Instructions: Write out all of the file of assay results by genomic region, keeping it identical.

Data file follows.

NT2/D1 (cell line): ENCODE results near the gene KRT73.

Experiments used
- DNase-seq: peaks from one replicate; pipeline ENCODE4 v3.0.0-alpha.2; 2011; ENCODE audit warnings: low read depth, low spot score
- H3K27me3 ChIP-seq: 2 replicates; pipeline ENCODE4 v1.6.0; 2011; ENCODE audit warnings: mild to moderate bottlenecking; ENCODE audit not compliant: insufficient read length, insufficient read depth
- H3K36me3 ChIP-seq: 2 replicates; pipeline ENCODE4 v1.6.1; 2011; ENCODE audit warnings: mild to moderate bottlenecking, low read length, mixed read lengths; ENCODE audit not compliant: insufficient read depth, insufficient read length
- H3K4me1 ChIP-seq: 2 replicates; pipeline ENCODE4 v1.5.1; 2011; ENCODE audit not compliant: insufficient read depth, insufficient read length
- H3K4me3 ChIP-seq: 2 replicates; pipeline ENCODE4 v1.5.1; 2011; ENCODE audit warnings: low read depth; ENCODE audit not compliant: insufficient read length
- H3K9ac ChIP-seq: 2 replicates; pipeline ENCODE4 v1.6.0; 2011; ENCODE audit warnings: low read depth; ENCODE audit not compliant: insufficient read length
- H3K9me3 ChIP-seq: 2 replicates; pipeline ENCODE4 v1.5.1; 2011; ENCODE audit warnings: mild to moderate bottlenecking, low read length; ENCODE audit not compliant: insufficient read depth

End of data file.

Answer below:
NT2/D1 (cell line): ENCODE results near the gene KRT73.

Experiments used
- DNase-seq: peaks from one replicate; pipeline ENCODE4 v3.0.0-alpha.2; 2011; ENCODE audit warnings: low read depth, low spot score
- H3K27me3 ChIP-seq: 2 replicates; pipeline ENCODE4 v1.6.0; 2011; ENCODE audit warnings: mild to moderate bottlenecking; ENCODE audit not compliant: insufficient read length, insufficient read depth
- H3K36me3 ChIP-seq: 2 replicates; pipeline ENCODE4 v1.6.1; 2011; ENCODE audit warnings: mild to moderate bottlenecking, low read length, mixed read lengths; ENCODE audit not compliant: insufficient read depth, insufficient read length
- H3K4me1 ChIP-seq: 2 replicates; pipeline ENCODE4 v1.5.1; 2011; ENCODE audit not compliant: insufficient read depth, insufficient read length
- H3K4me3 ChIP-seq: 2 replicates; pipeline ENCODE4 v1.5.1; 2011; ENCODE audit warnings: low read depth; ENCODE audit not compliant: insufficient read length
- H3K9ac ChIP-seq: 2 replicates; pipeline ENCODE4 v1.6.0; 2011; ENCODE audit warnings: low read depth; ENCODE audit not compliant: insufficient read length
- H3K9me3 ChIP-seq: 2 replicates; pipeline ENCODE4 v1.5.1; 2011; ENCODE audit warnings: mild to moderate bottlenecking, low read length; ENCODE audit not compliant: insufficient read depth